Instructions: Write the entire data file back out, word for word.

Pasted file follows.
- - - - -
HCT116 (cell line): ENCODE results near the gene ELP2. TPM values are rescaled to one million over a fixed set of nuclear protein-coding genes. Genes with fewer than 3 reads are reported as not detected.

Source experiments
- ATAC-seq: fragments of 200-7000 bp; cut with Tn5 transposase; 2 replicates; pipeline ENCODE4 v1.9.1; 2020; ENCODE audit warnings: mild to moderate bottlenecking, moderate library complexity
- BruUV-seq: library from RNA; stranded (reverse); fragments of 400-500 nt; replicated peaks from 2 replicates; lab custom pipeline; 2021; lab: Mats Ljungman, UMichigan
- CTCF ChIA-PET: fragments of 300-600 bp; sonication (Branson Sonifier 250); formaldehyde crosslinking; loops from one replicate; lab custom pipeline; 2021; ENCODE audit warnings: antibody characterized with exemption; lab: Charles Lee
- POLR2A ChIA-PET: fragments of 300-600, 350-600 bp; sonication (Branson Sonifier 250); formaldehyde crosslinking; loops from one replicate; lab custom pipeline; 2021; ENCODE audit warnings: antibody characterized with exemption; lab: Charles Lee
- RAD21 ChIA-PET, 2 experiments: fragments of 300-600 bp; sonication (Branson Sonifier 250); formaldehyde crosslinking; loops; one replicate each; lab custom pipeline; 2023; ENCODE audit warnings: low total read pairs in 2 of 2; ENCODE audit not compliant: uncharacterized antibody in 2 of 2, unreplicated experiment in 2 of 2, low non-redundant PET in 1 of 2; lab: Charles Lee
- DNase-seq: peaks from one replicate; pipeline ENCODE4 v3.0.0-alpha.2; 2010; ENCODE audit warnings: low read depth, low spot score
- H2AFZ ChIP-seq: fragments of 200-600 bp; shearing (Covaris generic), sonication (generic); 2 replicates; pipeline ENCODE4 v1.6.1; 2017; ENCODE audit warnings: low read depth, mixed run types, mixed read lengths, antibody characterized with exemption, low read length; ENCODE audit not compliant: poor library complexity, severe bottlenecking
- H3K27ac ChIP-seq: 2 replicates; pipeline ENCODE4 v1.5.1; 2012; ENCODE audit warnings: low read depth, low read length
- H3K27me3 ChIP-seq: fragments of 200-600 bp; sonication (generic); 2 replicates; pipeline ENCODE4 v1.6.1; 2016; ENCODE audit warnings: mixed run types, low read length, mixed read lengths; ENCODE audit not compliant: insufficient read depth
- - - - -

HCT116 (cell line): ENCODE results near the gene ELP2. TPM values are rescaled to one million over a fixed set of nuclear protein-coding genes. Genes with fewer than 3 reads are reported as not detected.

Source experiments
- ATAC-seq: fragments of 200-7000 bp; cut with Tn5 transposase; 2 replicates; pipeline ENCODE4 v1.9.1; 2020; ENCODE audit warnings: mild to moderate bottlenecking, moderate library complexity
- BruUV-seq: library from RNA; stranded (reverse); fragments of 400-500 nt; replicated peaks from 2 replicates; lab custom pipeline; 2021; lab: Mats Ljungman, UMichigan
- CTCF ChIA-PET: fragments of 300-600 bp; sonication (Branson Sonifier 250); formaldehyde crosslinking; loops from one replicate; lab custom pipeline; 2021; ENCODE audit warnings: antibody characterized with exemption; lab: Charles Lee
- POLR2A ChIA-PET: fragments of 300-600, 350-600 bp; sonication (Branson Sonifier 250); formaldehyde crosslinking; loops from one replicate; lab custom pipeline; 2021; ENCODE audit warnings: antibody characterized with exemption; lab: Charles Lee
- RAD21 ChIA-PET, 2 experiments: fragments of 300-600 bp; sonication (Branson Sonifier 250); formaldehyde crosslinking; loops; one replicate each; lab custom pipeline; 2023; ENCODE audit warnings: low total read pairs in 2 of 2; ENCODE audit not compliant: uncharacterized antibody in 2 of 2, unreplicated experiment in 2 of 2, low non-redundant PET in 1 of 2; lab: Charles Lee
- DNase-seq: peaks from one replicate; pipeline ENCODE4 v3.0.0-alpha.2; 2010; ENCODE audit warnings: low read depth, low spot score
- H2AFZ ChIP-seq: fragments of 200-600 bp; shearing (Covaris generic), sonication (generic); 2 replicates; pipeline ENCODE4 v1.6.1; 2017; ENCODE audit warnings: low read depth, mixed run types, mixed read lengths, antibody characterized with exemption, low read length; ENCODE audit not compliant: poor library complexity, severe bottlenecking
- H3K27ac ChIP-seq: 2 replicates; pipeline ENCODE4 v1.5.1; 2012; ENCODE audit warnings: low read depth, low read length
- H3K27me3 ChIP-seq: fragments of 200-600 bp; sonication (generic); 2 replicates; pipeline ENCODE4 v1.6.1; 2016; ENCODE audit warnings: mixed run types, low read length, mixed read lengths; ENCODE audit not compliant: insufficient read depth